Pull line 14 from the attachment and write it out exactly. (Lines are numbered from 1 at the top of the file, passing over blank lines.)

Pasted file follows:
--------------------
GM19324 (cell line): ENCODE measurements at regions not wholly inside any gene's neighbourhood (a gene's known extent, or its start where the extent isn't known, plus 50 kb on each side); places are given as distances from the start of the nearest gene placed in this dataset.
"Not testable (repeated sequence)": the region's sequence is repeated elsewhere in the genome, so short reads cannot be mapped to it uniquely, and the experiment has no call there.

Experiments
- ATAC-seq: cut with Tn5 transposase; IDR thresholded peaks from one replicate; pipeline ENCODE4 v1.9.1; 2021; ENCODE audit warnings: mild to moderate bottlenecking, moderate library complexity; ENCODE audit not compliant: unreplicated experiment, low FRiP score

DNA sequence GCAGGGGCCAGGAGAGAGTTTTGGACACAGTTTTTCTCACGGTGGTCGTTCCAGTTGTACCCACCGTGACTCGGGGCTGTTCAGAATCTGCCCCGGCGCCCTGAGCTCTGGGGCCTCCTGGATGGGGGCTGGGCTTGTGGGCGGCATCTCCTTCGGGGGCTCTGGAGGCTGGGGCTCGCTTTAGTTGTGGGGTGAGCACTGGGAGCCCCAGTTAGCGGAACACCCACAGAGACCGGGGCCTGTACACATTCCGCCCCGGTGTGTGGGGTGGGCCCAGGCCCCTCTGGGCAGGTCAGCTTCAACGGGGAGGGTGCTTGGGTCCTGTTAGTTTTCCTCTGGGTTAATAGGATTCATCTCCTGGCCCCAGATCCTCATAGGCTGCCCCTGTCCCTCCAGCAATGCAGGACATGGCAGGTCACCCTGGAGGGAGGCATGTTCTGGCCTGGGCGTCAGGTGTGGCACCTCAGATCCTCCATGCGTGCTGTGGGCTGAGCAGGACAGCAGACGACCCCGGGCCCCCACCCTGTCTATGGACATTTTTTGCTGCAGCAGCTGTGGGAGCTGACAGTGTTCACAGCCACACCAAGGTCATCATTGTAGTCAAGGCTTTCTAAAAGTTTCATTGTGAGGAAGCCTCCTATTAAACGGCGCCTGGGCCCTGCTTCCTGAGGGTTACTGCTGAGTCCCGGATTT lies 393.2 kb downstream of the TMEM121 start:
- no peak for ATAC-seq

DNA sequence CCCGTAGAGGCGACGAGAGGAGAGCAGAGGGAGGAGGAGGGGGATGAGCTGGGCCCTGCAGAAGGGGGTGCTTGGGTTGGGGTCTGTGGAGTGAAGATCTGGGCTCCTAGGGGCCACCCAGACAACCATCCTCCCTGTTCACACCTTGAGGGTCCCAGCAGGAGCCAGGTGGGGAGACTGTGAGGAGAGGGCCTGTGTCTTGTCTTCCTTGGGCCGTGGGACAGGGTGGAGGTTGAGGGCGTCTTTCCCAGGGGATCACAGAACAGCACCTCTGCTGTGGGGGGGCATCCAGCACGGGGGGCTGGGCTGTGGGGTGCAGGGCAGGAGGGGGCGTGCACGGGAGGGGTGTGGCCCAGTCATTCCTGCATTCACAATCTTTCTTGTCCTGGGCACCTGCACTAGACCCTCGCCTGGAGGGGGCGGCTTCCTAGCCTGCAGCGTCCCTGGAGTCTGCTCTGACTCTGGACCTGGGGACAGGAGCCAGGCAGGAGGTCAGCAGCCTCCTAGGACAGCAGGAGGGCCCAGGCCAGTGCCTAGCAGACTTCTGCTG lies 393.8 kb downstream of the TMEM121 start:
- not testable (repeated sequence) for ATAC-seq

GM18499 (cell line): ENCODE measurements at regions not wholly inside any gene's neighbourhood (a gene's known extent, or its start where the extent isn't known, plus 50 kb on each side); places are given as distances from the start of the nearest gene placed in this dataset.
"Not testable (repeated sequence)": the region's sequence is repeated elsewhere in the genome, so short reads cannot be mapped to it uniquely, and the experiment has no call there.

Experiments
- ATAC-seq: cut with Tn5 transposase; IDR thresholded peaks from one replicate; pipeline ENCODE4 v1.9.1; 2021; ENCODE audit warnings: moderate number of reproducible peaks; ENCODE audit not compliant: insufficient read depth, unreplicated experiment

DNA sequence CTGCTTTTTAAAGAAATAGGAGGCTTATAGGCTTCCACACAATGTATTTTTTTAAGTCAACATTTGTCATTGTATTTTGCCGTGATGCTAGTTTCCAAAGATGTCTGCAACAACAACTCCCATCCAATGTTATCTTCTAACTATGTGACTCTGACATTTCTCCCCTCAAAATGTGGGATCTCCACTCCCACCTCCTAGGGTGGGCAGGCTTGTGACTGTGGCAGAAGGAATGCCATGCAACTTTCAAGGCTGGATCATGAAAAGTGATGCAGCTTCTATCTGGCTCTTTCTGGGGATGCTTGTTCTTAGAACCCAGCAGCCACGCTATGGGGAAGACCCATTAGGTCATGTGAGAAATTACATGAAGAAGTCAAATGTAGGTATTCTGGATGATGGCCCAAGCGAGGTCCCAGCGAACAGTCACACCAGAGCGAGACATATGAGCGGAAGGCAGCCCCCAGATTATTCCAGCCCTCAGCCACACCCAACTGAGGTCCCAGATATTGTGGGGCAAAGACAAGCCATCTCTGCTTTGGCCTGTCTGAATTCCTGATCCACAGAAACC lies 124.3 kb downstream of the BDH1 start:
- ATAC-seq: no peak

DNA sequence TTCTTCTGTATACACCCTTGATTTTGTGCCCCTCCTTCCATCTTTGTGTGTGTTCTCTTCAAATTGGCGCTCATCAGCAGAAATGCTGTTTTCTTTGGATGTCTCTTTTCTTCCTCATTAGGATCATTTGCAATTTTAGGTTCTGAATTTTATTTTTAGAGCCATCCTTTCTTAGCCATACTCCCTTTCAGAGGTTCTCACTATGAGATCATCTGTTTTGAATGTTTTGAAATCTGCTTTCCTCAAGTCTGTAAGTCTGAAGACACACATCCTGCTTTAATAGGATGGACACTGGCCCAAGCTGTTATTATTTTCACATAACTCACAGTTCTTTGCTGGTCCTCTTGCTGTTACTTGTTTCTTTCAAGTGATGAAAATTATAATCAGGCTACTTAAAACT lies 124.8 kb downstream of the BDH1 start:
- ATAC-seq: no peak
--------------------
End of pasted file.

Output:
- ATAC-seq: no peak